Saturday Night Massacre Pros And Cons

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The Break-Ins And Some Of The Early Cover-Up Attempts May of 1972, the first break in at DNC’s (Democratic National Committee) Watergate headquarters occurs, as members of President Nixon’s C.R.E.E.P.(Committee to Re-Elect the President) break in stealing copies of top-secret documents and wire-tapping their phones and neither caught nor detected by guards or any other personal on duty. However, the burglars later realized that the bugs they placed in the phones were faulty so they sent a group of 5 men back that same year, on the seventeenth of June, to fix or replace them. But just as smoothly as the first break-in was the second break-in was just as much of a failure. The group was quickly spotted by one of the guards on duty that night …show more content…

After finding this out the special prosecutor of the case, Archibald Cox would subpoena the tape with Nixon’s reply being a refusal claiming executive order, which would lead up to an event known as the Saturday Night Massacre. The Saturday Night Massacre would occur when Cox would not relent and so Nixon ordered his Attorney General, Elliot Richardson, to fire Cox, which he refuses to do and in protest resigns, after this Nixon orders his Deputy Attorney General, William Ruckelshaus, to fire Cox and he would respond in the exact same manner as his once superior had, but the resignations would stop that night him as Nixon then ordered Solicitor General, Robert Bork, to fire Cox and he obeyed, becoming Attorney General and signing the papers to fire Cox. Later due to public pressure Nixon would be forced to appoint a new prosecutor who was just as determined to secure the tapes as Cox was. So, in April of 1974, Nixon releases some but not all of the tapes. Later in July, the Supreme Court rules that Nixon must immediately relinquish any and all tapes relating to the investigation, and the House votes to move forward with the impeachment …show more content…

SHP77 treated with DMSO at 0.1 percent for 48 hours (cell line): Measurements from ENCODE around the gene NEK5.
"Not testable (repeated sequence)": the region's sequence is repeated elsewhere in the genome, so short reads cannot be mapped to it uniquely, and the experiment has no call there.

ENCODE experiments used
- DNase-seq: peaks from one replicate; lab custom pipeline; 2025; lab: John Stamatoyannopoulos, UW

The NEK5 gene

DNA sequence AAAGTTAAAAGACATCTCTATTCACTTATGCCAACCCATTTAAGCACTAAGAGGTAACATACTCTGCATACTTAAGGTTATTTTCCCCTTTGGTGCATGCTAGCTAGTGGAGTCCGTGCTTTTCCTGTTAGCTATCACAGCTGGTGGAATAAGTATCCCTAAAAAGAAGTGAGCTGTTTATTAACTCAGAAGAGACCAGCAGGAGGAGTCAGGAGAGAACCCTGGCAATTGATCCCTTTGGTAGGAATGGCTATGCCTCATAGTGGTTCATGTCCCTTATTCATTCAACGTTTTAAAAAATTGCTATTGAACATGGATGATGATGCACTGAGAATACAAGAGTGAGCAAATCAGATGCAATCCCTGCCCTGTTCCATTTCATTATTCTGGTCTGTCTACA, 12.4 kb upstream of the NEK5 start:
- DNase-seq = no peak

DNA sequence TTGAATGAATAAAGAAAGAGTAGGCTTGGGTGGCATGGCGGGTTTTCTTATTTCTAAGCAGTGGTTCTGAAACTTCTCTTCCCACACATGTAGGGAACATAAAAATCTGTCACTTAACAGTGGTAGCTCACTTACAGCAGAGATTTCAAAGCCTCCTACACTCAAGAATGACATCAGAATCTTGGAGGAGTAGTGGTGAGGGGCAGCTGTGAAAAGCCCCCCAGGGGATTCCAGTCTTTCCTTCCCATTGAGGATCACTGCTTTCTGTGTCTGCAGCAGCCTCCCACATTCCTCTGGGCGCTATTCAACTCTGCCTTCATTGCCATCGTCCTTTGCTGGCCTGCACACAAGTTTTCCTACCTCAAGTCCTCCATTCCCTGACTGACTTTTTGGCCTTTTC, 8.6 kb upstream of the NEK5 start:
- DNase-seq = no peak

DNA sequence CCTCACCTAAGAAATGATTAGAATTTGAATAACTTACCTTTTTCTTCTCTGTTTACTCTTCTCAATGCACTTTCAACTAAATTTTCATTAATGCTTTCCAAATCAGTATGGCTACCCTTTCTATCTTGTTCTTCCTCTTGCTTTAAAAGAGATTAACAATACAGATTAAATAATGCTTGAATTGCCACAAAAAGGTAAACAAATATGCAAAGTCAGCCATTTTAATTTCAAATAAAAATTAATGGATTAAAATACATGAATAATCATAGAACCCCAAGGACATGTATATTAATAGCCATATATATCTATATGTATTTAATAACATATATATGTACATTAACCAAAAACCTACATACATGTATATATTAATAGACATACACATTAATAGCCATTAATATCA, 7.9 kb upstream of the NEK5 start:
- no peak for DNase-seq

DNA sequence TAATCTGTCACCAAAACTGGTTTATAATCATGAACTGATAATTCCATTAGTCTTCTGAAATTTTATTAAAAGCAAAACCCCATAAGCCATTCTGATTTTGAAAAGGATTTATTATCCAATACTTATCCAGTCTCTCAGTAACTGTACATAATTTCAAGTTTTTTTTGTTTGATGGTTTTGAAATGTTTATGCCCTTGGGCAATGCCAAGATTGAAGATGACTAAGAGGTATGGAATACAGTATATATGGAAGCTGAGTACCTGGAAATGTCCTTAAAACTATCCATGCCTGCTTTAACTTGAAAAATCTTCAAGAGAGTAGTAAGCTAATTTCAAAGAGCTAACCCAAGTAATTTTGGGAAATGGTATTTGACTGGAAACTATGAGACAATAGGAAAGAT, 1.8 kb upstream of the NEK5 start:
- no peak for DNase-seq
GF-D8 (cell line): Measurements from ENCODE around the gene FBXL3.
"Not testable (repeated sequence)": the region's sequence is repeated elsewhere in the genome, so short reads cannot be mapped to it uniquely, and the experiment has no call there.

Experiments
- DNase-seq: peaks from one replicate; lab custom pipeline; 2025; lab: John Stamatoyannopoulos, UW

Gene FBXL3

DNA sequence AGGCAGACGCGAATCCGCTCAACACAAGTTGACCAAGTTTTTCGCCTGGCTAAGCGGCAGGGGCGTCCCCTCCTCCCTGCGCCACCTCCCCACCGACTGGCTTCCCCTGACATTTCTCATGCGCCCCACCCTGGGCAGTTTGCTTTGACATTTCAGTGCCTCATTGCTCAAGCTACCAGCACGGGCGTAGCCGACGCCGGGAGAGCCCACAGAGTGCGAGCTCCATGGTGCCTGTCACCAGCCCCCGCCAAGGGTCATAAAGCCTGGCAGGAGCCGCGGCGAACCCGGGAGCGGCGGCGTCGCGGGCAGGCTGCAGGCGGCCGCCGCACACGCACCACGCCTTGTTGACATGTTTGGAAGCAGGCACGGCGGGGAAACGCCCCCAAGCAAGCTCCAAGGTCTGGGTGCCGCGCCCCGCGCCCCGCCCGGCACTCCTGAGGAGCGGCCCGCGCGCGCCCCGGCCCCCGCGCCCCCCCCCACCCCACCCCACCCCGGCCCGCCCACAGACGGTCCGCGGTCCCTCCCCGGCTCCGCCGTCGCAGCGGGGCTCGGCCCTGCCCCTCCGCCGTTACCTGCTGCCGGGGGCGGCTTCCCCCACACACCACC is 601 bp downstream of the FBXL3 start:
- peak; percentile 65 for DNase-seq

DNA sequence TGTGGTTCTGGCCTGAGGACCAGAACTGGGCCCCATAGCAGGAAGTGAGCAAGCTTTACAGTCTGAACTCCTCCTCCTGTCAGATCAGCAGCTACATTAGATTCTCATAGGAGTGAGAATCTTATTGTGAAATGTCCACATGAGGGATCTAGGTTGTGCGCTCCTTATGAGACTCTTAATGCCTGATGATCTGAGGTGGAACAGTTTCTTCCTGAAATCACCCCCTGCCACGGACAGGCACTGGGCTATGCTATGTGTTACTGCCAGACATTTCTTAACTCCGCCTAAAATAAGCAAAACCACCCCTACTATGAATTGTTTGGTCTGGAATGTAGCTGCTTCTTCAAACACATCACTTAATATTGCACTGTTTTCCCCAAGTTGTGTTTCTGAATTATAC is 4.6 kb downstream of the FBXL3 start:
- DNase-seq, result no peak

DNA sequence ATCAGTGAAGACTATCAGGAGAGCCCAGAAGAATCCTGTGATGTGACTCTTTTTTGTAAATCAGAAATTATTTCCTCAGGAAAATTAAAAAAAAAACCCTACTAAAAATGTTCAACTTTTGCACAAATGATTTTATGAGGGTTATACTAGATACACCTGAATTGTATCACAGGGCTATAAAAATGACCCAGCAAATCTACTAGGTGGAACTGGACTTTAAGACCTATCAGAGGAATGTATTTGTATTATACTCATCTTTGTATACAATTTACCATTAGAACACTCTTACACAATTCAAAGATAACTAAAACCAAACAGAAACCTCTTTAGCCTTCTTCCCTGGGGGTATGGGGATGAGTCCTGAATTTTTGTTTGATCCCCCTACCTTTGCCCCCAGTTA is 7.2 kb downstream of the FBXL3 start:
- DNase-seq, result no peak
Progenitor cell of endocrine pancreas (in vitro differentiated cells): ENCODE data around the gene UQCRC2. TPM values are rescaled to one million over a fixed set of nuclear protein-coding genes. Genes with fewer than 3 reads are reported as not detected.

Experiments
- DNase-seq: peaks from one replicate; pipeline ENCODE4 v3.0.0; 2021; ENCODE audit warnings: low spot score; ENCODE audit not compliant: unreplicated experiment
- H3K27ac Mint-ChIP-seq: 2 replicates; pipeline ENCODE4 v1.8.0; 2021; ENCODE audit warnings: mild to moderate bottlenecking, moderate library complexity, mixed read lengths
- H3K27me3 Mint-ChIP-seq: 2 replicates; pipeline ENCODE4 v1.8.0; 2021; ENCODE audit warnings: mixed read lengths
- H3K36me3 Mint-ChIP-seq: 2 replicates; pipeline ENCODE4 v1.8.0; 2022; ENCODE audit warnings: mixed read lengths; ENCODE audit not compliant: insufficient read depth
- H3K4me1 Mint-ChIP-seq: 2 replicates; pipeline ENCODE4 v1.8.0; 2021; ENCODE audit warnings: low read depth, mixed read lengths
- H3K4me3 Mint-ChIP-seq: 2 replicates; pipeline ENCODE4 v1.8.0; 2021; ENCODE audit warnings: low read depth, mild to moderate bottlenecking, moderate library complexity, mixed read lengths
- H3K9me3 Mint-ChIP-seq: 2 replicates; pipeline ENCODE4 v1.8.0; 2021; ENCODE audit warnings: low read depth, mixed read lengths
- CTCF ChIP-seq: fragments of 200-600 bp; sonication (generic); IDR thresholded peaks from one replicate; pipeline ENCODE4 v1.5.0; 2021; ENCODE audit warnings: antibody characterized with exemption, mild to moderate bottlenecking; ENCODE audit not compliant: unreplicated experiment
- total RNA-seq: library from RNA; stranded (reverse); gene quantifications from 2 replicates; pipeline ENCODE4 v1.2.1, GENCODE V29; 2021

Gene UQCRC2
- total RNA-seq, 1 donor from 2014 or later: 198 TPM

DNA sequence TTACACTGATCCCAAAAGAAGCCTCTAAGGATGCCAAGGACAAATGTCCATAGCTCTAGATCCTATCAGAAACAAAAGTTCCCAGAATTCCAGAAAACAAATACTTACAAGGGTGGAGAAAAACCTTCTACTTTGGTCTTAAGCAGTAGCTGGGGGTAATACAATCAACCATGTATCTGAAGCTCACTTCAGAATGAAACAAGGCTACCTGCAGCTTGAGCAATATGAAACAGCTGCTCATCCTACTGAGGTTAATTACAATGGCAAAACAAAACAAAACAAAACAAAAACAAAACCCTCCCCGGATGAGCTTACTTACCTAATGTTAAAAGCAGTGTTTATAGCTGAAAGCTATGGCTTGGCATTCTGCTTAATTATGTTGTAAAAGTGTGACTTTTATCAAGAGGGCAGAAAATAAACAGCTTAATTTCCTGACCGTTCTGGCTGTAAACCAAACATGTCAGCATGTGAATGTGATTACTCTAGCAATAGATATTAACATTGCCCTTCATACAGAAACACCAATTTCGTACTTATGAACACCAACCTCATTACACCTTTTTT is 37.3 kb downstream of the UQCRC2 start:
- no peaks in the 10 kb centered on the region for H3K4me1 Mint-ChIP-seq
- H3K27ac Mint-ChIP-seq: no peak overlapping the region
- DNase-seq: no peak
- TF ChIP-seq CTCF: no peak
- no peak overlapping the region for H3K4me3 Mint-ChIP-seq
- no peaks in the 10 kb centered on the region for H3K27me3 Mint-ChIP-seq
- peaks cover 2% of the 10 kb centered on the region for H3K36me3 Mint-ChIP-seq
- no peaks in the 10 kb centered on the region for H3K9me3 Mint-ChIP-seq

By this, I mean that there were some things that were resolved in positive and negative ways but there were still plenty of aspects of it that were never completely resolved. There a few things that I contribute to my reasoning on this. For example, we found out who did the deed and who was behind it all, but we have never truly found out their reasons for doing it or what their end goal for all of this was. Was the president ever really involved or even had any idea of the possibility of a plan like this being implemented in the plan before the break-in or had he been left in the dark on it and left to take the blame for his White House Aides’ doings and try to clean up after them? The burglars were caught and did their time but who actually hired them, Nixon or his aides? There are so many unanswered questions left-over from this scandal that it really makes it hard to say that it was resolved and even harder to decide whether or not it was resolved in a positive or negative manner. This is also not to say that there weren’t ways in which the crisis was resolved in positive ways. The more positive ways that this predicament was resolved in are still able to be seen today as after all of this happened Congress passed various laws in regards to government ethics, campaign financing, and freedom of information. Although there were many, many

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